The Satyam Fiasco

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Independent directors: time to introspect, suspect, respect – an Indian perspective Rashmi Aggarwal
IMT Ghaziabad, Ghaziabad, India
Purpose – The purpose of this paper is to understand the culpability of independent directors (IDs) in a public listed company under clause 49 of the listing agreement of the Securities Exchange Board of India, which, primarily, is the corporate governance mandate in India. Design/methodology/approach – This paper has been developed on the basis of intensive interviews conducted with 16 legal experts working with 50 top listed companies and seven advocates from the Delhi High Court and the Supreme Court of India, literature survey from research papers, bare acts and policy guidelines on corporate governance by the Government of India. Findings – Two contrary opinions are being rendered on the culpability of IDs. The first proposes a strict and absolute penalty on all directors which would deter them from colluding with promoters. The second proposes that IDs should not be tarred with the same brush unless conclusive evidence of collusion is produced. These contrary opinions are herein analyzed and recommendations put forward. Research limitations/implications – The research paper attempts to study only the culpability of IDs. It envisages the appointments of IDs onto boards without deliberation on the issue assuming that these appointments are made in good faith and trust. Originality/value – The research paper attempts to study whether the IDs who are non-executive directors and who do not have a pecuniary relationship with the company actually share a fiduciary relationship with the shareholders and observe the principle of conflict of interest. There are some compelling reasons for them to alienate liabilities given the dramatic effects of financial disarray as in the case of Satyam. Keywords India, Corporate governance, Directors, Boards of directors Paper type Conceptual paper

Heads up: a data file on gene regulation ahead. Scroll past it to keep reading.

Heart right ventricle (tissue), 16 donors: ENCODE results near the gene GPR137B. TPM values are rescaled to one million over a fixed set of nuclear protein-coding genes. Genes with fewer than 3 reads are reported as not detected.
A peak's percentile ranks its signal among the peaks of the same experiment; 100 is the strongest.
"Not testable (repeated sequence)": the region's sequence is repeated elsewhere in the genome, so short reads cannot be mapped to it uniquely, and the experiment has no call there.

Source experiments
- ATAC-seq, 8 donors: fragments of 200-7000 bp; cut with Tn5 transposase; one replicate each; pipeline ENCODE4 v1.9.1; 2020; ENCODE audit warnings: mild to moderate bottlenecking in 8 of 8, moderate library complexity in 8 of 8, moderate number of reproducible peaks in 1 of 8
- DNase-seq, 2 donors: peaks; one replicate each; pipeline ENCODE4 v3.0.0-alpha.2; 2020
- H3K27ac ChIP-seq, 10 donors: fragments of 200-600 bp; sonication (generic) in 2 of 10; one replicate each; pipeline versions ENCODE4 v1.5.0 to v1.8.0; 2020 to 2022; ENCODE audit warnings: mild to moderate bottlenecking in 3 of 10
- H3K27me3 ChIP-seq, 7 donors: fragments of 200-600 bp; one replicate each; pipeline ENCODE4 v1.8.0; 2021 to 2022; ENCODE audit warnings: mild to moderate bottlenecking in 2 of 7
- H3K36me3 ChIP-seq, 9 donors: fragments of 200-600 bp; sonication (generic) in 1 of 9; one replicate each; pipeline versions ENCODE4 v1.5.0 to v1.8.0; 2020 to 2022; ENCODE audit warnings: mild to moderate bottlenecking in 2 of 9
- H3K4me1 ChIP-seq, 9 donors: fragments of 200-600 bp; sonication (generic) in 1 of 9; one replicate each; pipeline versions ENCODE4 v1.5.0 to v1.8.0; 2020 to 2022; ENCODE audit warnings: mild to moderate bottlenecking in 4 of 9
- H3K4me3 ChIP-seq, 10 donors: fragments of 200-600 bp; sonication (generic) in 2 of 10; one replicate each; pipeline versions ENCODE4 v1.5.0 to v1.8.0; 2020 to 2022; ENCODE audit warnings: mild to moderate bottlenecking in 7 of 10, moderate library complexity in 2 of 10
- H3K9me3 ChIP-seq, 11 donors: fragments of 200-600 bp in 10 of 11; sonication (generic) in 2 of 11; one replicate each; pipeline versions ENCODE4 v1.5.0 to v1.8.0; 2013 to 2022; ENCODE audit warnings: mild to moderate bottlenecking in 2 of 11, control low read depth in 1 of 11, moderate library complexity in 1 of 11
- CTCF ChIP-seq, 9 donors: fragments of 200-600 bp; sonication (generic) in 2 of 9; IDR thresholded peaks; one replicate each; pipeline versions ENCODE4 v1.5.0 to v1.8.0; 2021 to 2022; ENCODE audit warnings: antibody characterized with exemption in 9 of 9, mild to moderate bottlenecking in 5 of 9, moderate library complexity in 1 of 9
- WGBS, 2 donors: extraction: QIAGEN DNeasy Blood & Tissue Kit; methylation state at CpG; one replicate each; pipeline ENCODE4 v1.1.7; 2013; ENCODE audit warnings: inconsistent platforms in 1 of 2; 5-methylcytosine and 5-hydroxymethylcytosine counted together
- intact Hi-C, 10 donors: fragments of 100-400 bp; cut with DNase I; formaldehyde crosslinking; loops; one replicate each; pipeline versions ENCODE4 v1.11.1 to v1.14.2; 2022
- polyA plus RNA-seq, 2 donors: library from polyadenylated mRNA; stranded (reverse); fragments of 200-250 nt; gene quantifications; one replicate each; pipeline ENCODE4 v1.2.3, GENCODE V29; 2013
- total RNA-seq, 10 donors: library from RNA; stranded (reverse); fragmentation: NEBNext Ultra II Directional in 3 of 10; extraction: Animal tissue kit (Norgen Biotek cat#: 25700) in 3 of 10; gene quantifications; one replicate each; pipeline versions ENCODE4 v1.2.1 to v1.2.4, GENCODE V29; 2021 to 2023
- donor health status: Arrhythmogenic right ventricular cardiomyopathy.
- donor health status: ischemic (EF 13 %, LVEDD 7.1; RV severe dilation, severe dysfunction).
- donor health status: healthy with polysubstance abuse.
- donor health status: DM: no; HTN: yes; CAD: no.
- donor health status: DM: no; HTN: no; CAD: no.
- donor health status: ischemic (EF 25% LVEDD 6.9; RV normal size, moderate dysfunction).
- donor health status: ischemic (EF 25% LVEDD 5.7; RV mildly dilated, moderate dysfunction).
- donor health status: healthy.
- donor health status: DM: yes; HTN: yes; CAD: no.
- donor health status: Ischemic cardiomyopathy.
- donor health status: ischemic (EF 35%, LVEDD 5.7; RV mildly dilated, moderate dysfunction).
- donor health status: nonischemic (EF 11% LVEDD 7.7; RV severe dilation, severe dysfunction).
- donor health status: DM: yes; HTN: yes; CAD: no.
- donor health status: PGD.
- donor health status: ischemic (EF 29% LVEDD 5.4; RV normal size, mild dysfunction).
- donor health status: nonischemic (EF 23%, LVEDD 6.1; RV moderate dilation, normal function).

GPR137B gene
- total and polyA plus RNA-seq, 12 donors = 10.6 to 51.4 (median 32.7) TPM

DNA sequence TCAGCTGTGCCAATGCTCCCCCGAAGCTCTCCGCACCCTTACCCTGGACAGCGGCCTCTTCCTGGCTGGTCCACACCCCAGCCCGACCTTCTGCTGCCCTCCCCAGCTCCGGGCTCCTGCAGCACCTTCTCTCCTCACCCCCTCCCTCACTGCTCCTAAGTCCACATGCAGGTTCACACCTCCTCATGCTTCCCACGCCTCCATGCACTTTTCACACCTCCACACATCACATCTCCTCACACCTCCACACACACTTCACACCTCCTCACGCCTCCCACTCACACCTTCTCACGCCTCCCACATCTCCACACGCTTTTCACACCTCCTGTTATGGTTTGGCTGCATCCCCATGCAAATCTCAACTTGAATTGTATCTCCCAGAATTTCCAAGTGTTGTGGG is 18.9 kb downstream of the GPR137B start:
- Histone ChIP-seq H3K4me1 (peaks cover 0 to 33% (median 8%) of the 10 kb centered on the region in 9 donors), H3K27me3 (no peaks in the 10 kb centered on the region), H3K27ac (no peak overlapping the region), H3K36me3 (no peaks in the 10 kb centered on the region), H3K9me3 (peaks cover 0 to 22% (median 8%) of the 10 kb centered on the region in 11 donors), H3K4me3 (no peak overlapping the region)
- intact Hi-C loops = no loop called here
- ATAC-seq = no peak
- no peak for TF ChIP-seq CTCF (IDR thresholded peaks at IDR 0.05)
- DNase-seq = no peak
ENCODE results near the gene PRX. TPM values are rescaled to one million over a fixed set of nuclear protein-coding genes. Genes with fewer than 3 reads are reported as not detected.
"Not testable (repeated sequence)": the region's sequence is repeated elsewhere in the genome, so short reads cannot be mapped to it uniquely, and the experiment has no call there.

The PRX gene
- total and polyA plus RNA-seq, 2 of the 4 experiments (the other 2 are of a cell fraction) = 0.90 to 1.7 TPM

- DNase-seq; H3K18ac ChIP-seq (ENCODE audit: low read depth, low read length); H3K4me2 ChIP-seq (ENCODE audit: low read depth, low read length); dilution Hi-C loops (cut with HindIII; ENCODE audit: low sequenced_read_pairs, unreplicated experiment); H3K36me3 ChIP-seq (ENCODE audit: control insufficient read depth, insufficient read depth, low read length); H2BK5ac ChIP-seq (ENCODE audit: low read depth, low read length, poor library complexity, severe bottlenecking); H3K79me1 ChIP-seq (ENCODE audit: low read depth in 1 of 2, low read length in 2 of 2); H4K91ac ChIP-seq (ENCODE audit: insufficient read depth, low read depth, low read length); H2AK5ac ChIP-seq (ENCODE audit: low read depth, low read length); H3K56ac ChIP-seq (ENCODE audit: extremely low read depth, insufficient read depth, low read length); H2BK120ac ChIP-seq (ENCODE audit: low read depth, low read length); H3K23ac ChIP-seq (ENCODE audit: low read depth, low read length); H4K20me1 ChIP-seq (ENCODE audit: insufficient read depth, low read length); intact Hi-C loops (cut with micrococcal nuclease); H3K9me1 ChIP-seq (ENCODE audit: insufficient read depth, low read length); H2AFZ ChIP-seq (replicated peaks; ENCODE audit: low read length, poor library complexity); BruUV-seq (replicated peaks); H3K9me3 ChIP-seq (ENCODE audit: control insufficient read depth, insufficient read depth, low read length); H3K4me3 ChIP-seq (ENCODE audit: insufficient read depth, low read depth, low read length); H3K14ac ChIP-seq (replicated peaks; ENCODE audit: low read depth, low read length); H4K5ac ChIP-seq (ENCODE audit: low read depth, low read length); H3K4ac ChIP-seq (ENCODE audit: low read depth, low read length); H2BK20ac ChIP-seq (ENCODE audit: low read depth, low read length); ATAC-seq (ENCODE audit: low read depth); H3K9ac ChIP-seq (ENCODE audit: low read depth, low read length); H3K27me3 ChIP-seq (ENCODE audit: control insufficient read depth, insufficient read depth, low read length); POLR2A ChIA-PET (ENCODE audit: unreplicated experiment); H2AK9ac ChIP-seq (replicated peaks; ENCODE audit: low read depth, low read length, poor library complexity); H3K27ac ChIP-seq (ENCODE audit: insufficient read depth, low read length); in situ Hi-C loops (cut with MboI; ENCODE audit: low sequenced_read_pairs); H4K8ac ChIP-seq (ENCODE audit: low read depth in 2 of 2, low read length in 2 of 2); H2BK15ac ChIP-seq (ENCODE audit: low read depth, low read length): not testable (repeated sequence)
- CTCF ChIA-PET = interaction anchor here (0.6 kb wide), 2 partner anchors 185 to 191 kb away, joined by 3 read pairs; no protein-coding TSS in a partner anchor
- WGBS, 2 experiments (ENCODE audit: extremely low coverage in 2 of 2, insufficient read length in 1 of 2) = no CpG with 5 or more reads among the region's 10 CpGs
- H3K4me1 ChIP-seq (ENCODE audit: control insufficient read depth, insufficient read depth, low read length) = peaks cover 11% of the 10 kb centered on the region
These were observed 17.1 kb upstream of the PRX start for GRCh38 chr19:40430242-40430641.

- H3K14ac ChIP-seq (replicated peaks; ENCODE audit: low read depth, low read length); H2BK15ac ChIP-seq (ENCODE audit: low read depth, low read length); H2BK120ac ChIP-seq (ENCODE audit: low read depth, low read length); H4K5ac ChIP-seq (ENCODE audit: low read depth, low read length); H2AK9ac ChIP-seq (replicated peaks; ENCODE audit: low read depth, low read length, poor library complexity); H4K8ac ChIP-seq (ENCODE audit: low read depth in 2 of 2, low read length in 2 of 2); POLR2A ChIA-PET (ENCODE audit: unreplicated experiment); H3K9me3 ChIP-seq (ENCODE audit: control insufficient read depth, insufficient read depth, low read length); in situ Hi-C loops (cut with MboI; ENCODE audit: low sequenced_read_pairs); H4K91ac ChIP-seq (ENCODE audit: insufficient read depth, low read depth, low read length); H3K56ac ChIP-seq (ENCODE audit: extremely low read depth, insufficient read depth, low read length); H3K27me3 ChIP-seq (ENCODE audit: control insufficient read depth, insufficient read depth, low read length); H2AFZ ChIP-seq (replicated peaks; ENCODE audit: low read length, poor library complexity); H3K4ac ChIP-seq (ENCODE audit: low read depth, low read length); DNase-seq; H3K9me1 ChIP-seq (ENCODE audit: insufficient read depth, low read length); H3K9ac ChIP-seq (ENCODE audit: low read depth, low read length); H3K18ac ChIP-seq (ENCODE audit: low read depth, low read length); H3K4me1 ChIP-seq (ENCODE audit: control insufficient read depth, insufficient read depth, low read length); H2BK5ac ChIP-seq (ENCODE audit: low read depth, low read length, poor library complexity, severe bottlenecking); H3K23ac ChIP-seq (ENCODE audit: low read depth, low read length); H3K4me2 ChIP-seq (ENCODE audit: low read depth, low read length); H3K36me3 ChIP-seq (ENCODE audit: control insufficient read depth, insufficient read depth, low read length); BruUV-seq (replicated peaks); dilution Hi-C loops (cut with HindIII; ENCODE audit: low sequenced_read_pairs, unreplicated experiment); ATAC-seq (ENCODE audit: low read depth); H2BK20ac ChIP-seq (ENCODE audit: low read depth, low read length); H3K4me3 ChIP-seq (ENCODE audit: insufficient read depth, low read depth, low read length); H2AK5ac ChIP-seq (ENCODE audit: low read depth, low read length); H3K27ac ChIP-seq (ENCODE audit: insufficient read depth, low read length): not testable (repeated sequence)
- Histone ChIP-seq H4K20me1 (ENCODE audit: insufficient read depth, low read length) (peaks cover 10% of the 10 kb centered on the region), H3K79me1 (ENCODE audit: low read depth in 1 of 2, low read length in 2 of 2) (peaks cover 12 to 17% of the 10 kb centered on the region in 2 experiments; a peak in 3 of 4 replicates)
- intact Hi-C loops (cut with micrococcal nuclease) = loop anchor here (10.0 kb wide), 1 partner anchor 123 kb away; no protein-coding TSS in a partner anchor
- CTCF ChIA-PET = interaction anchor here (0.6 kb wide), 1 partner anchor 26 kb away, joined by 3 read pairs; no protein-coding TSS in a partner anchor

Independent directors


Introduction Recently, corporations are responsible for generating the majority of world economic activity. The Indian economy has consciously shifted from a controlled one to a market driven one leading to the development of regimes of governance based on trust and confidence. This fiduciary relationship (the relationship of good faith and trust) is based on two broad legal understandings among the stakeholders: (1) contractual obligations; and (2) agency relationship (Som, 2006). The main stakeholders of a company are the shareholders and they entrust directors with the responsibility to oversee the executives who professionally deploy company assets for long-term sustainability and provide a fair return on their investment by protecting them against management expropriation or use of investment capital to finance poor projects. Journal of Indian Business Research Vol. 2 No. 2, 2010 pp. 123-132 q Emerald Group Publishing Limited 1755-4195 DOI 10.1108/17554191011050299

JIBR 2,2


This system of corporate stewardship works effectively when shareholders have a high level of confidence in their representatives, i.e. the board of directors. To achieve this level of investor confidence, corporate leaders need to create a mechanism that provides greater transparency into their organisations and strengthen corporate governance and corporate performance management The Institute of Company Secretaries of India (1956). The post-Enron debacle in 2002, World com, Qwest, and Global Crossing in the USA and Europe triggered some of the largest insolvencies in corporate history. The Satyam scandal in India raised the issue of good governance, accountability and the voice of shareholder activism like never before. The sharp reaction to this phenomenon of ethical bankruptcy was the Sarbanes Oxley Act, 2002, which made fundamental changes to every aspect of corporate...
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